6. To close the Object Dependencies window, click OK.

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To view the definition of a DML trigger

  1. Connect to the Database Engine.

  2. From the Standard bar, click New Query.

  3. Copy and paste one of the following examples into the query window and click Execute. Each example shows how you can view the definition of the iuPerson trigger.

USE AdventureWorks2012;
GO
SELECT definition 
FROM sys.sql_modules
WHERE object_id = OBJECT_ID(N'Person.iuPerson'); 
GO
USE AdventureWorks2012; 
GO
SELECT OBJECT_DEFINITION (OBJECT_ID(N'Person.iuPerson')) AS ObjectDefinition; 
GO
USE AdventureWorks2012; 
GO
EXEC sp_helptext 'Person.iuPerson'
GO

To view the dependencies of a DML trigger

  1. Connect to the Database Engine.

  2. From the Standard bar, click New Query.

  3. Copy and paste one of the following examples into the query window and click Execute. Each example shows how you can view the dependencies of iuPerson trigger.

USE AdventureWorks2012; 
GO
SELECT OBJECT_NAME(referencing_id) AS referencing_entity_name, 
    o.type_desc AS referencing_desciption, 
    COALESCE(COL_NAME(referencing_id, referencing_minor_id), '(n/a)') AS referencing_minor_id, 
    referencing_class_desc, referenced_class_desc, 
    referenced_server_name, referenced_database_name, referenced_schema_name, 
    referenced_entity_name, 
    COALESCE(COL_NAME(referenced_id, referenced_minor_id), '(n/a)') AS referenced_column_name, 
    is_caller_dependent, is_ambiguous
FROM sys.sql_expression_dependencies AS sed
INNER JOIN sys.objects AS o ON sed.referencing_id = o.object_id
WHERE referencing_id = OBJECT_ID(N'Person.iuPerson'); 
GO

To view information about DML triggers in the database

  1. Connect to the Database Engine.

  2. From the Standard bar, click New Query.

  3. Copy and paste one of the following examples into the query window and click Execute. Each example shows how you can view information about DML triggers (TR) in the database.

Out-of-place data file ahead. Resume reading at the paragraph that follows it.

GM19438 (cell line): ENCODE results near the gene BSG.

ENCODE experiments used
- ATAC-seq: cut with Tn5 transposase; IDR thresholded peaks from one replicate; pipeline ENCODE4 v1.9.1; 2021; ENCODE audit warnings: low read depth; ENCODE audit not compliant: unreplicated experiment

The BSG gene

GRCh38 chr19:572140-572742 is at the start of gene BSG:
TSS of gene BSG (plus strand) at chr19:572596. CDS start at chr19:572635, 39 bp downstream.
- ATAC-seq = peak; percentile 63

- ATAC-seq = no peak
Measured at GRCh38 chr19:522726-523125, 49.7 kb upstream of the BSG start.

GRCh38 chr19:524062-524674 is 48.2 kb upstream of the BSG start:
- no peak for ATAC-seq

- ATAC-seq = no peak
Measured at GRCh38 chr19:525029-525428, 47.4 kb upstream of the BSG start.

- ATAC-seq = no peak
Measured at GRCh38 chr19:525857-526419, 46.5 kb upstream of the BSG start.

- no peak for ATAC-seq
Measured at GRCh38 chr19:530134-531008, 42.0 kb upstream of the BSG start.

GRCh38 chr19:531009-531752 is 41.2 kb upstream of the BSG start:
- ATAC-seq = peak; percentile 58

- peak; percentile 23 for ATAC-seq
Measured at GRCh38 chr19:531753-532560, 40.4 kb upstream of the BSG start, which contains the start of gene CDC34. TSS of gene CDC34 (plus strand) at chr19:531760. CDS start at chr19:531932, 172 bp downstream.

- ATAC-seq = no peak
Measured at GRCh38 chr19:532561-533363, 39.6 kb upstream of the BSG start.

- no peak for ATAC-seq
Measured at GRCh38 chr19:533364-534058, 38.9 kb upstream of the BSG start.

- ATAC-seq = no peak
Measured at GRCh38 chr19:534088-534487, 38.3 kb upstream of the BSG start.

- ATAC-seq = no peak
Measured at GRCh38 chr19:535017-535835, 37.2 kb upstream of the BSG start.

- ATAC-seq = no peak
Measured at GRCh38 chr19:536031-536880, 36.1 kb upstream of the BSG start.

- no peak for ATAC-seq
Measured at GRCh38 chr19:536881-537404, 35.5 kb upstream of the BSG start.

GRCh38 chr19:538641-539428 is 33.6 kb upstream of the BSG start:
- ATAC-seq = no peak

USE AdventureWorks2012; 
GO
SELECT  name, parent_id, create_date, modify_date, is_instead_of_trigger
FROM sys.triggers
WHERE type = 'TR'; 
GO
USE AdventureWorks2012; 
GO
SELECT  name, object_id, schema_id, parent_object_id, type_desc, create_date, modify_date, is_published
FROM sys.objects
WHERE type = 'TR'; 
GO
USE AdventureWorks2012; 
GO
SELECT OBJECTPROPERTY(OBJECT_ID(N'Person.iuPerson'), 'ExecIsInsteadOfTrigger'); 
GO

To view information about events that fire a DML trigger

  1. Connect to the Database Engine.

  2. From the Standard bar, click New Query.

  3. Copy and paste one of the following examples into the query window and click Execute. Each example shows how you can view the events that fire the iuPerson trigger.

USE AdventureWorks2012; 
GO
SELECT object_id, type, type_desc, is_trigger_event, event_group_type, event_group_type_desc 
FROM sys.events
WHERE object_id = OBJECT_ID('Person.iuPerson'); 
GO
USE AdventureWorks2012; 
GO 
SELECT object_id, type,is_first, is_last
FROM sys.trigger_events
WHERE object_id = OBJECT_ID('Person.iuPerson'); 
GO